Patriarchy and racism give birth to rape culture, not a drunk woman or her miniskirt
The 16-year-old Steubenville rape victim went through a horrifying rape ordeal – she was raped, tossed around like a sex toy, photographed and mocked. It just didn’t happen once and stopped, but it happened again and again, countless times, when people posted messages, photos and videos of the assault online, and shockingly blamed her for her situation. Her “fault”: she was intoxicated and had passed out.
To me, every person who photographed her, posted the photos and videos online or even viewed it for fun, took part in her horrifying sexual assault.
The disgusting patriarchal mindset around a woman’s body made my head dizzy. The whole stance to the case, especially the unethical media coverage had me nearly throw-up in disgust.
No woman calls to be raped. Just because she is passed out, she is incoherent, or she is skimpily dressed – does not mean she should be raped. What kind of a demented argument is that?
Even for argument sake, if a woman has committed the most atrocious crimes on humanity, it does not qualify her to be raped. For that, there is the court of law, justice system.
No woman should be raped. Period.
The shifting framework of rape culture:
We keep shifting our framework of understanding rape culture – first to women for being drunk, or skimpily dressed or being out at night, then to a specific culture and if all else fails, to the security system of a nation. I am not saying nations are not responsible for the safety of their women (and men). They need to make tough legislation and more importantly, find ways to stringently implement the law. But we need to expand and correct the framework as well, as there is an inherent danger in understanding rape in the framework of culture and nationality rather than the actual reasons of maintaining a patriarchal order and plain discrimination resulting from racism.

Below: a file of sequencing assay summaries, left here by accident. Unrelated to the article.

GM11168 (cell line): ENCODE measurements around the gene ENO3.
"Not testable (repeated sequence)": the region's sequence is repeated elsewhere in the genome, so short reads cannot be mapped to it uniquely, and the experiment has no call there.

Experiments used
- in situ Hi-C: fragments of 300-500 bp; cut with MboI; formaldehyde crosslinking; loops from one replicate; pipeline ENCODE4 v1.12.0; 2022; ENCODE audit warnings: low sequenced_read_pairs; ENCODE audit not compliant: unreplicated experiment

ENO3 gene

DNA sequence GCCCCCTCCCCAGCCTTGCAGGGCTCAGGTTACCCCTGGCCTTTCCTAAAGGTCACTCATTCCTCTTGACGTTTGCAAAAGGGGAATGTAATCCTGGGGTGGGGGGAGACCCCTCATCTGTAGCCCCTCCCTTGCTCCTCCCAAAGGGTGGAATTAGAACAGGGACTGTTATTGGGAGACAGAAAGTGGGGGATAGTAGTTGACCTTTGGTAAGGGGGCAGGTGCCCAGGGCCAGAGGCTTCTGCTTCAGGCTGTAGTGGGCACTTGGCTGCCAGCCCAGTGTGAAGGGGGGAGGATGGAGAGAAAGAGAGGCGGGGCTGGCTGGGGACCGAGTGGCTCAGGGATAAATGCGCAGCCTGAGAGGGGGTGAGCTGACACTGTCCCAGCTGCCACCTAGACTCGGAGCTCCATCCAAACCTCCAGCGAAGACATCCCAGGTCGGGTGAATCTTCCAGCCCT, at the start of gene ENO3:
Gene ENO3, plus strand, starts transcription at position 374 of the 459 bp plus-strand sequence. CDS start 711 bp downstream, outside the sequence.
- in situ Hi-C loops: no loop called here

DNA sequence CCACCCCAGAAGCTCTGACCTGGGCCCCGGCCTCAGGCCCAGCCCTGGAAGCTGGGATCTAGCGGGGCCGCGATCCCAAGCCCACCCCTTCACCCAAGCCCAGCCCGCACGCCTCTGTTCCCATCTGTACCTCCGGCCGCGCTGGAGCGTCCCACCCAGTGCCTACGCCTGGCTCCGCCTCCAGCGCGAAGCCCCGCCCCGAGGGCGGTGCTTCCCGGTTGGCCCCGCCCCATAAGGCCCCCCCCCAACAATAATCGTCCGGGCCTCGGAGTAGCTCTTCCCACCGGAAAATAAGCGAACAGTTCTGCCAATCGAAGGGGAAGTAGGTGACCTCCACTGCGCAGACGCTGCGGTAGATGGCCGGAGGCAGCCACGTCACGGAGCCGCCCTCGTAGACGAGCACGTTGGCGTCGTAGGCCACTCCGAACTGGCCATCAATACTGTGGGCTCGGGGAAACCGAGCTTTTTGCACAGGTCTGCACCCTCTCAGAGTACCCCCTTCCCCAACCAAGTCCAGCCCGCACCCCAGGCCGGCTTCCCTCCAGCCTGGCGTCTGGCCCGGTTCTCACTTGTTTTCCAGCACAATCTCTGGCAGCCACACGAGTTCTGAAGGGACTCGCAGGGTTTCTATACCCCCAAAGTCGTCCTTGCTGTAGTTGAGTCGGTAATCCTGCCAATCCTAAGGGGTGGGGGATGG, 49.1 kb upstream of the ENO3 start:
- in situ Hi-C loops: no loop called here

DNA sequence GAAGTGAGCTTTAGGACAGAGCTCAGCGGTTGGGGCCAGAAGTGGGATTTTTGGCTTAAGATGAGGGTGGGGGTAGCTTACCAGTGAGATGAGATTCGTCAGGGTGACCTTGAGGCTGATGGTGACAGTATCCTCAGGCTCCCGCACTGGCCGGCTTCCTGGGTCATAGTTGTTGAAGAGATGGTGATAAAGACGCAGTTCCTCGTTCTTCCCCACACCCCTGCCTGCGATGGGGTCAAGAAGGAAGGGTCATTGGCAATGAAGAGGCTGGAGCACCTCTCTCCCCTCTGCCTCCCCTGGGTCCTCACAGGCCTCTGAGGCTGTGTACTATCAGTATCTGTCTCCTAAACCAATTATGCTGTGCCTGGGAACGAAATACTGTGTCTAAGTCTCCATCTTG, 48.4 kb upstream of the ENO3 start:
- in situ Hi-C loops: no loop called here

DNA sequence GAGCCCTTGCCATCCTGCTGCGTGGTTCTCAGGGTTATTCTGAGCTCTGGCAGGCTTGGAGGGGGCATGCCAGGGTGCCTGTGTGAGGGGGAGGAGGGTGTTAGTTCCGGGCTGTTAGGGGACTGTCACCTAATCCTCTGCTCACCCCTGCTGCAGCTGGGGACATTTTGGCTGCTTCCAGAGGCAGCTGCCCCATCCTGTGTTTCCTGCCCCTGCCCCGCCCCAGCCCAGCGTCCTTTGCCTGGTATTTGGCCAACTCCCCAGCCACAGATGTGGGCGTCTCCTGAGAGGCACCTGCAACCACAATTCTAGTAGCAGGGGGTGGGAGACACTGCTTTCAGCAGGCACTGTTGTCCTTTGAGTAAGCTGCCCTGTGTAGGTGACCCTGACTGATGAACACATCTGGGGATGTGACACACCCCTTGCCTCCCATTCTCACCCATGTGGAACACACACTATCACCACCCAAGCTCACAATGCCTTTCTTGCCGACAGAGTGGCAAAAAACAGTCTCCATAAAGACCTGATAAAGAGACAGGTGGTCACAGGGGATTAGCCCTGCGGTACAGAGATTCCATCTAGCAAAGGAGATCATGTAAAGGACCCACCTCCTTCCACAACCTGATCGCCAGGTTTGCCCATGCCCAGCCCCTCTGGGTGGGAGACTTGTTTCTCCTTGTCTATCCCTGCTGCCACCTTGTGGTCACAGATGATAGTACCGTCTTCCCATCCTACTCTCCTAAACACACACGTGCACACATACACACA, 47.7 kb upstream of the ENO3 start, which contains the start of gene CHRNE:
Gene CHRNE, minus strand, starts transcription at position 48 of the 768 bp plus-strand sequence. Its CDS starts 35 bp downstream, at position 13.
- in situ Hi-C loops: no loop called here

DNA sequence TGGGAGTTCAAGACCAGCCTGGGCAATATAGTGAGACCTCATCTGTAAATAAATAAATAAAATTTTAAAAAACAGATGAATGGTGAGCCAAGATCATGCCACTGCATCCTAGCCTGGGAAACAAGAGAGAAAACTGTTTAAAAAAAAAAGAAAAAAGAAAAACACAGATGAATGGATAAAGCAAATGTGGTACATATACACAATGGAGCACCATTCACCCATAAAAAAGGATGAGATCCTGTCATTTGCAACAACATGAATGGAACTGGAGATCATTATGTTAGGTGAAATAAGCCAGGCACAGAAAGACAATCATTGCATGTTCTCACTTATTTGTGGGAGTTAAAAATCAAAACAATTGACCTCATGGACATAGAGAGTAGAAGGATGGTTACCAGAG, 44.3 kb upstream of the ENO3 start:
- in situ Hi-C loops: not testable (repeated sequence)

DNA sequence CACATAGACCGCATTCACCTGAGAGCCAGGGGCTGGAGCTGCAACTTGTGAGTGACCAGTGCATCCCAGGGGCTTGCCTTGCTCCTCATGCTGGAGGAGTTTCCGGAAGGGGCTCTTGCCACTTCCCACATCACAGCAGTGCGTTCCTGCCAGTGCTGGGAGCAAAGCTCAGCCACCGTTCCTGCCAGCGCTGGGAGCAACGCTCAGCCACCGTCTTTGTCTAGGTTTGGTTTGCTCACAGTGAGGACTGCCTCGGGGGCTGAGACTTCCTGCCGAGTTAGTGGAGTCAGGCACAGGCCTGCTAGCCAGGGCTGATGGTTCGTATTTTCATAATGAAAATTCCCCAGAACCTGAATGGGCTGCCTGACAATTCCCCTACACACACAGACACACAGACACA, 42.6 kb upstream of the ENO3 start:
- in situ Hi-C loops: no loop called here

Patriarchy and rape culture
We need tougher laws, tougher legislation, but what we need the most is: change in mindsets. We need to start focusing on the evil of patriarchy and bring attention to the following:
- to the rapists
- to men and their choices,
- to constructed male superiority,
- to inherent power imbalance between a man and a woman,
- to economic inequalities between a man and a woman
- to media depiction of women as objects of lust for men
- to lawmakers – majority of who are men, instead of focusing on a woman and her choices.
No culture, no nation, no religion, no scripture allow and sanction such disrespect to women, or for that matter to any fellow human being. So bring the argument to the framework it belongs to – the constructed social concept of patriarchal order where men think they own and control women and their bodies. This mindset is especially dangerous to women who are in vulnerable positions.
Racism and rape culture
The other important framework in which we need to understand rape culture is – racism.
A TrustLaw expert poll identifies India as one of the World’s five most dangerous countries for women; the other: Afghanistan, Democratic Republic of Congo, Pakistan, and Somalia.
But Save Wiyabi Project, an advocacy group has called this “problematic”.